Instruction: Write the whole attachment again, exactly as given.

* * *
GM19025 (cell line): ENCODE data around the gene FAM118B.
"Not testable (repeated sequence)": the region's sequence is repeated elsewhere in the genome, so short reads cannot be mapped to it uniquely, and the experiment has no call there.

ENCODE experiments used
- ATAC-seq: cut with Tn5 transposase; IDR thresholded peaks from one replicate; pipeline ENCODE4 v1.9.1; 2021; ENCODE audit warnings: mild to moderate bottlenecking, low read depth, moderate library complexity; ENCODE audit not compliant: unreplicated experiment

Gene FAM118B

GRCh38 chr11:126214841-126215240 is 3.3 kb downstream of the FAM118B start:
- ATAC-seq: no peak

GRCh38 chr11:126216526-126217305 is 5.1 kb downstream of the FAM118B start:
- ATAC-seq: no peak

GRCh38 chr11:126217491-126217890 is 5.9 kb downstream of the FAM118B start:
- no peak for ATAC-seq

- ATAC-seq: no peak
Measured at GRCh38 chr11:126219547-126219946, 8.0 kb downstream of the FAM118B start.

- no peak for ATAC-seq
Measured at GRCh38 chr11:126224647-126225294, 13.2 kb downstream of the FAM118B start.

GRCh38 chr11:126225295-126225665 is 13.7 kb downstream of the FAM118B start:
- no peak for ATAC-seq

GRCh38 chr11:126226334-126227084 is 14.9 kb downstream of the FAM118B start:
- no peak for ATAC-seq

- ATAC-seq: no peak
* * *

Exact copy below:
GM19025 (cell line): ENCODE data around the gene FAM118B.
"Not testable (repeated sequence)": the region's sequence is repeated elsewhere in the genome, so short reads cannot be mapped to it uniquely, and the experiment has no call there.

ENCODE experiments used
- ATAC-seq: cut with Tn5 transposase; IDR thresholded peaks from one replicate; pipeline ENCODE4 v1.9.1; 2021; ENCODE audit warnings: mild to moderate bottlenecking, low read depth, moderate library complexity; ENCODE audit not compliant: unreplicated experiment

Gene FAM118B

GRCh38 chr11:126214841-126215240 is 3.3 kb downstream of the FAM118B start:
- ATAC-seq: no peak

GRCh38 chr11:126216526-126217305 is 5.1 kb downstream of the FAM118B start:
- ATAC-seq: no peak

GRCh38 chr11:126217491-126217890 is 5.9 kb downstream of the FAM118B start:
- no peak for ATAC-seq

- ATAC-seq: no peak
Measured at GRCh38 chr11:126219547-126219946, 8.0 kb downstream of the FAM118B start.

- no peak for ATAC-seq
Measured at GRCh38 chr11:126224647-126225294, 13.2 kb downstream of the FAM118B start.

GRCh38 chr11:126225295-126225665 is 13.7 kb downstream of the FAM118B start:
- no peak for ATAC-seq

GRCh38 chr11:126226334-126227084 is 14.9 kb downstream of the FAM118B start:
- no peak for ATAC-seq

- ATAC-seq: no peak